Saturday 12th April
Session 1 10.30-12.00
Richard North (UCL): Out of one’s senses, or senses out of one: more on the flying modsefa
Jon Wilcox (Iowa): The sensory cost of remediation; or, sniffing in the gutter of the Blickling Homilies
Session 2 12.30-2.00
Simon Thomson (UCL): “Whistle while you work”: some indications of scribing as hearing in Old English poetic manuscripts
Nick Baker (York): Crying in the Middle Ages: the emotional power of manuscript art
Mary Wellesley (UCL): Multi-sensory association in the N-town ‘Magnificat’
Session 3 3.00-4.30
Irina Metzler (Swansea): Changes in the conflation of congenital deafness and mental disability in the medieval world
Mariana López (York): The York Mystery Plays: A case study in the exploration of sound and hearing in medieval vernacular drama
Eric Lacey (Winchester): tbc
Wine reception 4.30-5.30
Sunday 13th April
Session 1 10.00-11.00
Pete Sandberg (UCL): Disembodied cognition and sensory perception in Old Norse poetry
Meg Boulton (Independent): (Re)Viewing “Iuxta Morem Romanorum”: Considering Perception, Phenomenology and Anglo-Saxon Ecclesiastical Architecture
Session 2 11.30-1.00
Eoin Bentick (UCL): “Bodyly Syght”, Female Devotion and Books of Hours
Vicky Symons (UCL): Doing Things with Words in Old English Charms and Riddles
Francesca Brooks (KCL): The Partible Text and the Textual Relic: Sensory Engagements with the 13th Century Seinte Margarete
Session 3 2.00-3.30
Melissa Herman (York): Loops, twists, and tangles: Visual perception and Anglo-Saxon interlace
Mike Bintley (Canterbury): Expressions of suffering and sensory engagment with the early medieval world
Close and thanks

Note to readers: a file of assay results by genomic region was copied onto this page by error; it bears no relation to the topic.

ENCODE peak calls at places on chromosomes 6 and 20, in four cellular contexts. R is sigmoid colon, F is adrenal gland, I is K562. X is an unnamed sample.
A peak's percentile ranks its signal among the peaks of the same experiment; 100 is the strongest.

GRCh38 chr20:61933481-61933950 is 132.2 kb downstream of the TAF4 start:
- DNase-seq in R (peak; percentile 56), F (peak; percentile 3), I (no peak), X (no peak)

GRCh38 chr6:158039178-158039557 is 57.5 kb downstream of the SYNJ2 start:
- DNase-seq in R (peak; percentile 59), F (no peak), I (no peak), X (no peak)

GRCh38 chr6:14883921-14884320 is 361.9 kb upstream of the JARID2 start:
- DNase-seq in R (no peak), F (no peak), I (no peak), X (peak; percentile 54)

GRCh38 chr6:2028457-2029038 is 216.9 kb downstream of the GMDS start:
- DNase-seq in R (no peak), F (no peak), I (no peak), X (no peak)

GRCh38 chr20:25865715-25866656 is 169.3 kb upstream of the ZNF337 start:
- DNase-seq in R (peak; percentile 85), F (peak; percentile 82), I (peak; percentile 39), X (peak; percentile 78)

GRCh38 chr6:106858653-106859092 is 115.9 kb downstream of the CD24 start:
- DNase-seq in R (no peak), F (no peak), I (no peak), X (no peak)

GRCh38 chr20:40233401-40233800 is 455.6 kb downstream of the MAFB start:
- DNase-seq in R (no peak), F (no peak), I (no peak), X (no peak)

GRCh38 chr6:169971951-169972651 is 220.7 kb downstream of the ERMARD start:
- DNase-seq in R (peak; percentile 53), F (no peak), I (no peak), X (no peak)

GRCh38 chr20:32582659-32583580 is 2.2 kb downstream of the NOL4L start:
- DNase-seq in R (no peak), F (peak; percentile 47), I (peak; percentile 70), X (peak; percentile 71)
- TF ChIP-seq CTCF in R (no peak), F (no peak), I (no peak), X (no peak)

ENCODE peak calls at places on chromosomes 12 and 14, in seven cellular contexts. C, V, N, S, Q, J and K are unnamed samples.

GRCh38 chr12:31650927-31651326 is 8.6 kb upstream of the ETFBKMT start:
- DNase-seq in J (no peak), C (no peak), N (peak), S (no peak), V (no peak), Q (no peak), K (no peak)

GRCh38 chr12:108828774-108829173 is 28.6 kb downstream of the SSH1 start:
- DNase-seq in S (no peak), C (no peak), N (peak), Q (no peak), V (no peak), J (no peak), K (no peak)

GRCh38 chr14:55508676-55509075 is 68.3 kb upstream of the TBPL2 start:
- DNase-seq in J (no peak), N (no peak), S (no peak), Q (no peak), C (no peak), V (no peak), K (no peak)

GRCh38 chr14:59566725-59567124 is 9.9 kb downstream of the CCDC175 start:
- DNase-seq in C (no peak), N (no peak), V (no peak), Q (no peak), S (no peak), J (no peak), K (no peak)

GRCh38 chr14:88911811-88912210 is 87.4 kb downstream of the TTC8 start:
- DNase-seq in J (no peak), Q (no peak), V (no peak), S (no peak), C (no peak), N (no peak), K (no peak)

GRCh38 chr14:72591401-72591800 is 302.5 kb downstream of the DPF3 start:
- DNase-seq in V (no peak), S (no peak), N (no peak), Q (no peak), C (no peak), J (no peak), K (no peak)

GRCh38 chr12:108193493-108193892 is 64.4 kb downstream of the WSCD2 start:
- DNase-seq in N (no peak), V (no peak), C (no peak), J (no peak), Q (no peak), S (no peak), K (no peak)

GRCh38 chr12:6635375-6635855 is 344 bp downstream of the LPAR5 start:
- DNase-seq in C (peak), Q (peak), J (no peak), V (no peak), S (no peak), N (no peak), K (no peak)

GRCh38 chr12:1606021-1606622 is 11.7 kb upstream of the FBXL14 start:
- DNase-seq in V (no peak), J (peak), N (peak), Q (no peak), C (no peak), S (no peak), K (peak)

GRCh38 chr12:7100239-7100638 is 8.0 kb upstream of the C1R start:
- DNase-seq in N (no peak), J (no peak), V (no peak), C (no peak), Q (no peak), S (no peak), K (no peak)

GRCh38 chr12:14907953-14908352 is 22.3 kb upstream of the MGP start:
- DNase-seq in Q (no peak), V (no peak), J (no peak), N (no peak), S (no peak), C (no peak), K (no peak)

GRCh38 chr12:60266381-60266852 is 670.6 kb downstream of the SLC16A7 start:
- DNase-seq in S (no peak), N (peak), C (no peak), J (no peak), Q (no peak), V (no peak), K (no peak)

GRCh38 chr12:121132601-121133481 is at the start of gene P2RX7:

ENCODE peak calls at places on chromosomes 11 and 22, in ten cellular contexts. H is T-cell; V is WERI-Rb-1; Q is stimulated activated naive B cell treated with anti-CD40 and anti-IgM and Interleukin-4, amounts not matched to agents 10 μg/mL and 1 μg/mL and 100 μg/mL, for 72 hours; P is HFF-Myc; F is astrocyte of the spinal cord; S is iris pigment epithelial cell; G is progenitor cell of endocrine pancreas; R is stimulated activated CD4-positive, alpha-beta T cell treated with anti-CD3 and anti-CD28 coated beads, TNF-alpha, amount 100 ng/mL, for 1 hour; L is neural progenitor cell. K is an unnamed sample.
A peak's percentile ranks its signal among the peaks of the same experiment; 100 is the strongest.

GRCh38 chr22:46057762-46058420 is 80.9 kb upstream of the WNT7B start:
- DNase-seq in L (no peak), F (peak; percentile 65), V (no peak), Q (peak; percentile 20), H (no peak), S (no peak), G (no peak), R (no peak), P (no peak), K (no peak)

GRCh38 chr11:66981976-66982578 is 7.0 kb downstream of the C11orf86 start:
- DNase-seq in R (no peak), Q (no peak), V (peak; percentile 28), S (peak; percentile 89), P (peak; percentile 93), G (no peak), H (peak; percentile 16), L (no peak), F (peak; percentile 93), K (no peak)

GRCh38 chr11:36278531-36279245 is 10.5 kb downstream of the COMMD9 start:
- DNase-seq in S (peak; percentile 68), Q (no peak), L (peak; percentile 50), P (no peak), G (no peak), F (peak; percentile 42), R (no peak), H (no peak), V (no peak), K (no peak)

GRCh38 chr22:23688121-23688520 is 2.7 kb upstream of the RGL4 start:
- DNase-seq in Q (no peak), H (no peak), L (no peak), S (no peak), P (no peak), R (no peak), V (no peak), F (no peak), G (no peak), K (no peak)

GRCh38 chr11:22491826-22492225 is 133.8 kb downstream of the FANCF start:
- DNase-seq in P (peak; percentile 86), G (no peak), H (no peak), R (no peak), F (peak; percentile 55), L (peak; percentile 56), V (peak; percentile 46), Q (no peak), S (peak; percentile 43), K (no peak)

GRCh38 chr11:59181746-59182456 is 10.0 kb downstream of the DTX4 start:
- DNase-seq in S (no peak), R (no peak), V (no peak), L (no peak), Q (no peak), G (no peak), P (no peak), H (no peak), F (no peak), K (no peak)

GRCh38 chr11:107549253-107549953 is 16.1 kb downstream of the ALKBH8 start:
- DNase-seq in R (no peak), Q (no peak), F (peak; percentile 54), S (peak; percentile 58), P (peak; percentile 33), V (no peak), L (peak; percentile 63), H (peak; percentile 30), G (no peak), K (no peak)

The conference is due to take place over the weekend of 13th and 14th April. It’s just a week before Easter Sunday, and immediately after the Institute of English Studies’ major Guthlac conference. So what better time could there be to spend some days in London, thinking about our sensory engagement with the medieval, and medieval sensory engagements with the world?
The conference will be written up as part of the Networks and Neighboursproject, and selected papers will be included in a book proposal.
To take account of a forum discussion on Material Properties taking place on 28th February at UCL, the deadline for proposals has been moved to Friday March 7th. Make sure yours gets in on time by sending it in!
Abstracts of no more than 300 words are invited for submission by Friday 7th March 2014. Please email abstracts to Simon Thomson at email@example.com.
The Early Medieval Interdisciplinary Conference Series is pleased to invite proposals for papers on ‘Sensory Perception in the Medieval World’. This interdisciplinary event intends to consider how sight and other senses are represented and invited by early medieval productions across Europe, and how sight and other senses are used by different disciplines to construct our ideas of the medieval.
Attention is being increasingly brought to the ways in which we understand and interpret written, printed, and physical materials from the early medieval period. This is enhanced by the growing availability of digital resources which enhance the potential for visual perception while reducing the opportunity to use other senses for interpretation.
At the same time, scholarship is becoming more conscious of ways in which artefacts and documents were perceived and used in the period: of how the design of objects, including books and manuscripts, controlled their reception.
We invite proposals for 20 minute papers on any aspect of sensory perception, and from researchers in any discipline. Papers are particularly welcome from PhD students and early career researchers. The conference will take place over the weekend of 12th and 13th April at UCL’s Institute of Archaeology.
Topics could include, but are not limited to:
• how objects and documents invite and exploit sensory perception;
• different sensory experiences of the medieval;
• the impact of using resources, such as digital editions, on sensory experience;
• how the senses are represented and explored in early medieval sources;
• experiences of sensory loss, such as blindness and deafness in the early medieval world.